Kenny rejects fears over Ministers’ ability with Irish

Minister of State with Responsibility for Gaeltacht Affairs to take refresher course

 Members of the Irish language and Gaeltacht community protest outside  Government Buildings yesterday after the announcement Joe McHugh TD is to be the new junior minister for the Gaeltacht. Photograph: Gareth Chaney Collins

Members of the Irish language and Gaeltacht community protest outside Government Buildings yesterday after the announcement Joe McHugh TD is to be the new junior minister for the Gaeltacht. Photograph: Gareth Chaney Collins

Thu, Jul 17, 2014, 01:00

Taoiseach Enda Kenny has rejected a call to reconsider his appointment of two Ministers with responsibility for the Gaeltacht who are not fluent in Irish.

Mr Kenny said in Irish that when the Dáil resumes after the summer Minister of State Joe McHugh, who has direct responsibility for Gaeltacht Affairs, will be fluent in the language. The Minister is to undertake a refresher course in Irish in Glencolmcille, Co Donegal.

But Sinn Féin leader Gerry Adams said the appointment of two Ministers who did not have functioning Irish was a “backward step”.

He believed Mr McHugh and Minister for Arts, Heritage and the Gaeltacht Heather Humphreys were very capable representatives. But he said the appointments “provide further evidence of the downgrading of the Irish language and the Gaeltacht that has been the mark of this Government”.

Earlier Sinn Féin spokesman on the Gaeltacht Peadar Tóibín made a blistering attack on the Government’s attitude to the language and described it as “incredible” that neither of the two had Irish when they had responsibility for the language.

“The working language of the department now becomes English because at the top of the department the Ministers themselves can’t understand it,” the Meath West TD said.

Instead of rows about translating documents into Irish, documents in Irish would have to be translated into English so the Ministers could understand them, he said.

He said there were 800 children in the Gaeltacht who were native Irish speakers and he told the Minister: “You are saying to the children ‘learn Irish, speak Irish yourselves, speak Irish amongst your families, but don’t speak Irish to us cos we don’t have it’.”

Widespread use

Mr McHugh told him that “one person is not going to save the language” but the Ministers had a commitment to the language and to making it more widespread.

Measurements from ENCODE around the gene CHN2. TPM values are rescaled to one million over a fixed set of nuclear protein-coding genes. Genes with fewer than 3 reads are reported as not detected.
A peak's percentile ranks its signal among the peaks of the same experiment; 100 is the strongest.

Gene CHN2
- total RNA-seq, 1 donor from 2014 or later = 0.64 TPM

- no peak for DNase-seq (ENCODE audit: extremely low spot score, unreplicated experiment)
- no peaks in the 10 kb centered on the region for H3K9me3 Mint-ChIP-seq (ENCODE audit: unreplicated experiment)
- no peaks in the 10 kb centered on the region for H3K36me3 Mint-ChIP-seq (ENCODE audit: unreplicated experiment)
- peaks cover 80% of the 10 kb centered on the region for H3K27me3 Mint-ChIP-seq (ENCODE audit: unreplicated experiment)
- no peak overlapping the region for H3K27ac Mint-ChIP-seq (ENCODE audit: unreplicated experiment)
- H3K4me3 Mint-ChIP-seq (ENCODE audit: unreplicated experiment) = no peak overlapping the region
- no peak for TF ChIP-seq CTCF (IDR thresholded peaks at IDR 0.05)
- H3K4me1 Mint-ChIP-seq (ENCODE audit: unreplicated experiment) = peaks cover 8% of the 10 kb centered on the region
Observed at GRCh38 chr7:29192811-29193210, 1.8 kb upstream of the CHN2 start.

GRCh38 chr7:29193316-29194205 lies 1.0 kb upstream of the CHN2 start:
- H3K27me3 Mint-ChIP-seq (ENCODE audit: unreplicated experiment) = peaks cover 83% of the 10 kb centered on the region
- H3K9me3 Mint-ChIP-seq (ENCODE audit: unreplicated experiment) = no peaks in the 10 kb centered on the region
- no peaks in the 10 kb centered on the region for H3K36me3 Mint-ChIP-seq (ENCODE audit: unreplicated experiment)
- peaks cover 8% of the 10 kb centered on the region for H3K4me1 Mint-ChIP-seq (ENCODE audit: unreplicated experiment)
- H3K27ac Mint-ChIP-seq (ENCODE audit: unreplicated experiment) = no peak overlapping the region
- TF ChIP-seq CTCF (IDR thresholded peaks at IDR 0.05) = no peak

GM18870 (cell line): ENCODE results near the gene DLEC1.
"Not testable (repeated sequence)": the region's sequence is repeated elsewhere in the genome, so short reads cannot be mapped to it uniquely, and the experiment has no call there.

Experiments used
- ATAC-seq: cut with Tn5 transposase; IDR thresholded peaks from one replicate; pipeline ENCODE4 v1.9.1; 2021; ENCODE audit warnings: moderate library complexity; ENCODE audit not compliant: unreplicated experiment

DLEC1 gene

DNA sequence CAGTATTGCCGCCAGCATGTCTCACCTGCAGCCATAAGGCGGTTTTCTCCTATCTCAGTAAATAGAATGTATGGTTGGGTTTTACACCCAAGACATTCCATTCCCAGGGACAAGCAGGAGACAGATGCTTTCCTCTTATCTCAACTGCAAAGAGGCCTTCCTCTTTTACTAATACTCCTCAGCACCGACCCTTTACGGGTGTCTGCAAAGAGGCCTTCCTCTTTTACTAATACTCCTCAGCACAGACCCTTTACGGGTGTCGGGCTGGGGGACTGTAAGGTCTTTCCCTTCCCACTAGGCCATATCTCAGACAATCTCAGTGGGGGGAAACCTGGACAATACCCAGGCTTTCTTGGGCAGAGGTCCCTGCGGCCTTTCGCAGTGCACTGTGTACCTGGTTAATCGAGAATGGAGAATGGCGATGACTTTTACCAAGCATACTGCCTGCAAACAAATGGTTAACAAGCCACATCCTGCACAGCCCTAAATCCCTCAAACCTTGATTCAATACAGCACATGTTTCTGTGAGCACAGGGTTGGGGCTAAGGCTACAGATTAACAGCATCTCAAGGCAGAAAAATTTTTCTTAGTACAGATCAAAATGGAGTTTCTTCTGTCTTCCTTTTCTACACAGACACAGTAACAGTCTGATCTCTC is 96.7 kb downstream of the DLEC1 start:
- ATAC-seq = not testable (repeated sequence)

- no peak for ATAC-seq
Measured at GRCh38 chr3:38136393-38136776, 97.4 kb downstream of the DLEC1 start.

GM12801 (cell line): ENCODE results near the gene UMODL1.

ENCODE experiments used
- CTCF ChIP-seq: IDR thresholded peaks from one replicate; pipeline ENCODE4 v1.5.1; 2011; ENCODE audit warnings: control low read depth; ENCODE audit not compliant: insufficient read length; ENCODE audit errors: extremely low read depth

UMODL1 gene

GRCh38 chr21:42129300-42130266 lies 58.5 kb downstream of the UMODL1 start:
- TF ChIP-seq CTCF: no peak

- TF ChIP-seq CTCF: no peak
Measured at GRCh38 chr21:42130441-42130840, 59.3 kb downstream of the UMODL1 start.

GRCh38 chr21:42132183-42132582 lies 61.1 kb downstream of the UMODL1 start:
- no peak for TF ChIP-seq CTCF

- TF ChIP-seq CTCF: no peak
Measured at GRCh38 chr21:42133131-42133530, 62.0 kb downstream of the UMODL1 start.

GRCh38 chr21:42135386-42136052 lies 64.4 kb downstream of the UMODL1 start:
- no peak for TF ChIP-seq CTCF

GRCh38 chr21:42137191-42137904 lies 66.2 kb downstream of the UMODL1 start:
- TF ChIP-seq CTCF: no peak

Mr Tóibín said, however, that while he did not doubt Mr McHugh’s commitment to learn the language, the “ministry of the Gaeltacht is not an Irish language course”.

Mr McHugh said, “I’m prepared to put in the work, like any job. I’ve already stated that I have to do a refresher course and I think this is about ensuring that the job is done correctly and I’m certainly going to do the best of my ability.”

Mr McHugh said the question was about bringing the language into the home and getting parents speaking Irish.

He added that there was a challenge in thinking the language. “I’m asking people to follow me in my journey, where we can reach out to people who got Cs and Bs and As in their Leaving Cert and don’t speak it but want to speak it and have a love and a grá for the Irish.”

Fianna Fáil arts spokesman Seán Ó Fearghaíl pointed to the protest by 10,000 people in Dublin in February about the status of the language and what they saw as the Government’s lack of commitment.

“I would take it we have two new brooms in the department. I don’t question your commitment but you’ll be judged at the end of the day by what you do.”

Ms Humphreys said they were committed to the 20-year strategy on the language. She added: “The big thing is the confidence because a lot of us know it but we don’t have the confidence to stand up and speak it.

“I just want to reassure you that I’m totally committed to the protection and the proper advancement of the Irish language and that it will be used much more in normal, everyday living.”